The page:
An estimated 50 to 70 million Americans have some type of sleep disorder, according to the National Sleep Foundation. Some turn to melatonin supplements to help them fall asleep. Melatonin is a hormone known to promote sleep, but its underlying mechanisms are unknown. Now, researchers from the University of Missouri School of Medicine have discovered how melatonin suppresses neurons in the brain that keeps you awake and alert.
If you’ve had a bad day at work thanks to rude colleagues, doing something fun and relaxing after you finish your workday could net you a better night’s sleep.
That was the key finding of research that appears in the Journal of Occupational Health Psychology®, published by the American Psychological Association.
Insomnia is costing U.S. companies more than $63 billion a year, according to a new white paper that examines the toll that insufficient sleep takes on safety and productivity at work.
Entitled Sick, Unsafe, and Unproductive: Poor Employee Sleep Is Bad for Business, the publication from the Society for Industrial and Organizational Psychology (SIOP) notes that sleep is a basic biological need, and getting less than seven hours of it a night (for the average person) can have serious detrimental consequences for an individuals’ long-term health, safety, and performance.
As daylight saving time begins, NSC urges organizations to invest in worker sleep health
March 9, 2018
As most parts of the country prepare to turn clocks ahead one hour, the National Safety Council is cautioning employers that workers in certain positions and industries who already have a higher risk of being drowsy may be even more tired than usual next Monday. According to a new NSC report, Tired at Work: How fatigue affects our bodies, shift workers, medical staff, emergency responders, military personnel, any worker over age 40, and transportation professionals – especially those who work rotating or night shifts – always are at increased risk for circadian misalignment, which occurs when we force ourselves to stay awake at hours when our bodies believe we should be sleeping.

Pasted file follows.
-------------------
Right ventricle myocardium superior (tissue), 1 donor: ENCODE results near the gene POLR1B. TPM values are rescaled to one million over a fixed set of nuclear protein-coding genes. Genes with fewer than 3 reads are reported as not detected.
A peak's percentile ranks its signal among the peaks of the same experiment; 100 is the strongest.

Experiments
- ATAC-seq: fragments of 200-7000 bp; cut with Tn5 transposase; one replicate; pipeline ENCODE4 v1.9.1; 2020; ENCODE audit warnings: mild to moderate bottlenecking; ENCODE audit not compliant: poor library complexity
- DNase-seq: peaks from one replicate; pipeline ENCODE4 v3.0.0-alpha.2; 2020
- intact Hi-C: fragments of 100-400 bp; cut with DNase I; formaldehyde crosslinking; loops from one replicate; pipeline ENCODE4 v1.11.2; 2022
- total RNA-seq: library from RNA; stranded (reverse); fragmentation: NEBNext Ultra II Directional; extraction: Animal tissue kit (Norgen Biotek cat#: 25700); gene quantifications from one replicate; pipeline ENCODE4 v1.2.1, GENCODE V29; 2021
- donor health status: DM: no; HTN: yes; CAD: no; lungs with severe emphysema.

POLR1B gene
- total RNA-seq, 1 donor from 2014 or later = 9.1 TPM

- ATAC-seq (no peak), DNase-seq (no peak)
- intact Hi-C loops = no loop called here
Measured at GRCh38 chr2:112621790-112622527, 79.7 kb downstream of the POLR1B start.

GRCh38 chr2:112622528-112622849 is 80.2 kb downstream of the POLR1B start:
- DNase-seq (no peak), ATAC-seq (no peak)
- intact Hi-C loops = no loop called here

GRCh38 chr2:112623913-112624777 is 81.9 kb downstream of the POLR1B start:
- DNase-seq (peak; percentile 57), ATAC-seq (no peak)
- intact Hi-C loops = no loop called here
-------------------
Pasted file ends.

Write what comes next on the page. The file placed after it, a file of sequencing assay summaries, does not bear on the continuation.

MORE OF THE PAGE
Getting enough good-quality sleep is essential to staying healthy and aging well. Certain sleep problems — for example, sleep apnea — require medical treatment. But these 10 simple steps can help you overcome general sleep difficulties, including insomnia.
Even people without insomnia can have trouble getting a good night’s rest. Many things can interfere with restorative sleep — crazy work schedules, anxiety, trouble putting down the smartphone, even what you eat and drink. The following three simple steps can help you sleep better:
The world looks very different at 3 a.m. when you’re lying in bed staring at the ceiling or the clock. “How will I make it through tomorrow without any sleep?” you worry. If you regularly can’t get to sleep — or stay asleep — and it’s affecting you during the day, then you may have insomnia.
Tens of millions are spent reminding workers to work safely and be mindful of the many hazards they will inevitably face in the course of their workdays, but scare little focus has been cast on one of the biggest contributors to workplace injuries: the lack of sleep.
Among the articles in the May 2019 issue of ISHN Magazine, we have expert insight on the world of safety technology, the latest innovations in PPE and we offer safety tips on robotics, PPE, metal fabrication, and much more.